By Beau Eastes

The Bulletin

REDMOND — Central Oregon’s reputation as a sport climbing paradise is about to get even better.

Construction of the Maple Avenue Bridge Climbing Wall could start as soon as today, Redmond climber Ian Caldwell told the Redmond City Council on Tuesday. The climbing wall would use the Maple Avenue Bridge that runs across Dry Canyon Park on the north end of Redmond, giving Central Oregon climbers a unique overhang climbing experience usually only found in areas with natural land arches.

The brainchild of Caldwell, an elite-level climber who works as a grant and community program manager for Oregon Parks and Recreation, the Maple Avenue Bridge project will be entirely community funded, with no money coming from the city. Caldwell hopes to construct one demonstration route by this fall, eventually posting eight routes on the different arches of the bridge. The walls will be made up of hand- and footholds and hooks bolted into the concrete of the bridge for climbers to harness into.

“This is very much community driven and climber funded,” said Annie McVay, the city’s parks and administration manager. “It’s a true grass-roots project.”

Caldwell estimated the final costs for the climbing wall would be $15,000 to $20,000 because of donated labor and materials. Without the help of volunteers and discounts promised by climbing companies, Caldwell said the entire wall would cost between $100,000 and $200,000.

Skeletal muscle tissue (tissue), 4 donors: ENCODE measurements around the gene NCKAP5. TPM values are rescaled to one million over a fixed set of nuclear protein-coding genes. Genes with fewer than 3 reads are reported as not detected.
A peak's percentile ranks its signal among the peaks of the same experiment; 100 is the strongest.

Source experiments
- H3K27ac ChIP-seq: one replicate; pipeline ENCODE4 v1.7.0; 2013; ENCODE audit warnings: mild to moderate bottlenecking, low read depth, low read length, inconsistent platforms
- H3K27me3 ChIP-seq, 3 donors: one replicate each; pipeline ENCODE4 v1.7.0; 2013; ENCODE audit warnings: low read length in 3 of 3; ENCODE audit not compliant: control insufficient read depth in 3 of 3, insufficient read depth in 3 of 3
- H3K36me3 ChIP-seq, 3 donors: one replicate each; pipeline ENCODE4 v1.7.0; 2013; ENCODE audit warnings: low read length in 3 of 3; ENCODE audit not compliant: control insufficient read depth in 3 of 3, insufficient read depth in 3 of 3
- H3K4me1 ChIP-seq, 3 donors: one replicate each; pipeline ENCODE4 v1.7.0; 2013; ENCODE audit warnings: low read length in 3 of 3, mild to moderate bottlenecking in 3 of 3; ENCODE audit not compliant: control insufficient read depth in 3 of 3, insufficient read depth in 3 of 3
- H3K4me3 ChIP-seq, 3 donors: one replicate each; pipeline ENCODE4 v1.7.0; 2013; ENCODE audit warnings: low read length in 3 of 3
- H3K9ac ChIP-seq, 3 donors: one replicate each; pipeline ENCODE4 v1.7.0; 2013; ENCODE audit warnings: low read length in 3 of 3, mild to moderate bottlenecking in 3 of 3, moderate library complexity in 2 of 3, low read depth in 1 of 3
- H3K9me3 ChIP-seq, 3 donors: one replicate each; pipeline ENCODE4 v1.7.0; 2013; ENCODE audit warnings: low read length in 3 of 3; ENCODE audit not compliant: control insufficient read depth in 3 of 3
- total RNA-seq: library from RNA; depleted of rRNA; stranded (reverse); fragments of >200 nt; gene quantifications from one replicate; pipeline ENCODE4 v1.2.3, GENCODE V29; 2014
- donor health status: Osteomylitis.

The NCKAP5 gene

“This kind of bridge is unique in that it’s over a park,” said Caldwell, who added that the wall would be one of the few overhang routes on a man-made structure in the country. “There’s other bridges like this, but they’re over railroad tracks or 600-foot gorges.”

While the Redmond area is already a draw for climbers because of Smith Rock, Caldwell expects the Maple Avenue Bridge walls to be a boon for locals and tourists.

“This will benefit a guy like me that can train on this,” said Caldwell, “but we’re also hoping to bring people into the city to spend money at our restaurants and microbreweries.”

City engineer Mike Caccavano alleviated any concerns that the climbing wall could possibly weaken the bridge, having consulted with the bridge builder in advance, who said drilling climbing holes in the concrete wouldn’t affect the integrity of the structure.

In other news Tuesday, councilors approved Butler Aircraft Services’ fixed-base operator application, officially giving the Redmond Airport two aviation service providers. In June, Leading Edge Jet Center was given the OK to run FBO services at the airport as well.

In other aviation news, Advanced Flight Dynamics was approved to provide flight training at the airport. Different from standard flight instruction, Advanced Flight Dynamics trains pilots in Upset Prevention and Recovery Training — what pilots should do if they lose control of the plane in flight. In most cases, such clients are already established pilots looking for more advance training, airport Director Jeff Tripp said.

The Redmond City Council also honored longtime Redmond resident Jane Schroeder, proclaiming today Jane Schroeder Day in the city. She responded by inviting everyone present to her 91st birthday party this November.

— Reporter: 541-617-7829, beastes@bendbulletin.com

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